Just one day on and the vote for Brexit is already looking like the most important political moment in Europe since the Berlin Wall came down. We’ve seen the Prime Minister resign; a challenge to Jeremy Corbyn; calls for new referendums in Scotland and Northern Ireland; and markets in turmoil across the globe. The full consequences will not become clear until we know more about how the new relationship between the EU and the UK will look.
While that is being worked out there will be some important short-term affects for schools. Politics, as usual, will largely stop while party leaderships are contested and EU negotiating strategies are formulated. So any policy in development that is remotely contentious – such as the new school funding formula or initial teacher training reform – will be put on hold.
It is also pretty likely we will have a different ministerial team in October when the new Prime Minister is appointed.
A silver lining is that schools may find it easier to recruit trainee teachers looking for a stable job in uncertain times.
A divided nation
But it feels parochial to worry about such things after a decision of such significance. The vast geographic and demographic divide exposed by the referendum is a public policy problem that goes way beyond the immediate impact.
The single biggest predictor of how people voted was their level of educational qualification – fewer than 30 per cent of those with a degree voted out. And the areas where Leave hoovered up their votes – South Wales, the East of England, Yorkshire towns – correlate almost exactly with the educational “cold spots” identified by the Department for Education in its recent white paper.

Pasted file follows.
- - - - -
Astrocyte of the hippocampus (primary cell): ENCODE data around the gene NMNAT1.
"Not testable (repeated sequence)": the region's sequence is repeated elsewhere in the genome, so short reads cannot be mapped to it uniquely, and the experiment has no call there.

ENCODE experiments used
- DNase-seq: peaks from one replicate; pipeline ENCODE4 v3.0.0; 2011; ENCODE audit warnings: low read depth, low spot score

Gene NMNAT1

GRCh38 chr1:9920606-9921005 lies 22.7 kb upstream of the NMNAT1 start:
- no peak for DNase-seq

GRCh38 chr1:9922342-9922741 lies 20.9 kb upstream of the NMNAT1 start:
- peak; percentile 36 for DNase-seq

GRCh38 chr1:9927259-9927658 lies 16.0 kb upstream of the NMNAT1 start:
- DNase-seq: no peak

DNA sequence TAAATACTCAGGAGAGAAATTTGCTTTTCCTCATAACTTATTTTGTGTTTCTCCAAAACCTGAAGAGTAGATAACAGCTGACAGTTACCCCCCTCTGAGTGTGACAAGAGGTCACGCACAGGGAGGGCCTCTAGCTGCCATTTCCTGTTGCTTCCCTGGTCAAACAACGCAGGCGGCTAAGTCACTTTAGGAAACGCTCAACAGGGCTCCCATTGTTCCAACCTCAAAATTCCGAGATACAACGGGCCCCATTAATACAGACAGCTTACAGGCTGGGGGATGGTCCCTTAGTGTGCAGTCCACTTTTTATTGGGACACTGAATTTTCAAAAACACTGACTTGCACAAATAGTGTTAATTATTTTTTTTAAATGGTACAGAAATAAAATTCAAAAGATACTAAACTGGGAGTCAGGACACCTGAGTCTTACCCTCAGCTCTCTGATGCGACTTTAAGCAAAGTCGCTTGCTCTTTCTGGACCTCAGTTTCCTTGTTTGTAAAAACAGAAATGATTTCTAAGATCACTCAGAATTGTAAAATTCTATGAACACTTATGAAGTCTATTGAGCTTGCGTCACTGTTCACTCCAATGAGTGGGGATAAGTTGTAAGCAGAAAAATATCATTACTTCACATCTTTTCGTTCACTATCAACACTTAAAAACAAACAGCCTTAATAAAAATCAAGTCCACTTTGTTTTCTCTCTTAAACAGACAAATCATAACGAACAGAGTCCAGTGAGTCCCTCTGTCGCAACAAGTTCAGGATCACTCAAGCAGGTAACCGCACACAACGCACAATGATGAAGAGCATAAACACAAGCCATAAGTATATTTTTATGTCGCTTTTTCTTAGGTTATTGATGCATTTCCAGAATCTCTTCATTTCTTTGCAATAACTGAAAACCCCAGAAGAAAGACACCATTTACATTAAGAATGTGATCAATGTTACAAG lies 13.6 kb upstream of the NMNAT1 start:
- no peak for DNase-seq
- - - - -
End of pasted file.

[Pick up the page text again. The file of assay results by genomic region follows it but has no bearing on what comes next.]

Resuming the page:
These parts of the country, characterised as “left behind” by academics Matthew Goodwin and Robert Ford, have been in economic decline for decades as traditional local industries have disappeared. The lack of prospects has led many of those who do have qualifications to leave and also made it extremely hard for schools to develop the ethos of aspiration that drives high performance in places like Tower Hamlets and Hackney. The economic performance of South Yorkshire since the turn of the century is roughly equivalent to that of Greece.
And this problem of growing regional inequality is not unique to the UK. PISA is usually used to compare different countries but it also shows that, in many OECD countries, within-country gaps are growing. Massachusetts is one of the highest performing jurisdictions in the world, whereas southern US states perform at the level of developing world countries. Pupils in northern Italy are almost two years ahead of their counterparts in the south.
For policy-makers, breaking this cycle of growing disparity is a huge challenge. High-quality schooling is absolutely key but it’s not enough if well-qualified students just leave for the nearest big city at the earliest opportunity. Those of us who care about social mobility need to look beyond the individual and towards supporting communities. We need a completely new economic strategy – better transport links; big incentives for companies to base themselves in these communities and invest in the local workforce; universities opening new campuses so that talented students don’t have to leave home; and so on. All of these things have been tried to some extent but they’ve too often been tokenistic and uncoordinated. Whoever forms the next government should make this the centrepiece of their domestic policy agenda.
If we let this geographic inequality grow – and the economic fallout of Brexit could make it even worse – then the anger and despondency that motivated the Leave vote, and the rise of Ukip, will only worsen. The consequences of that don’t bear thinking about.
Sam Freedman is executive director of TeachFirst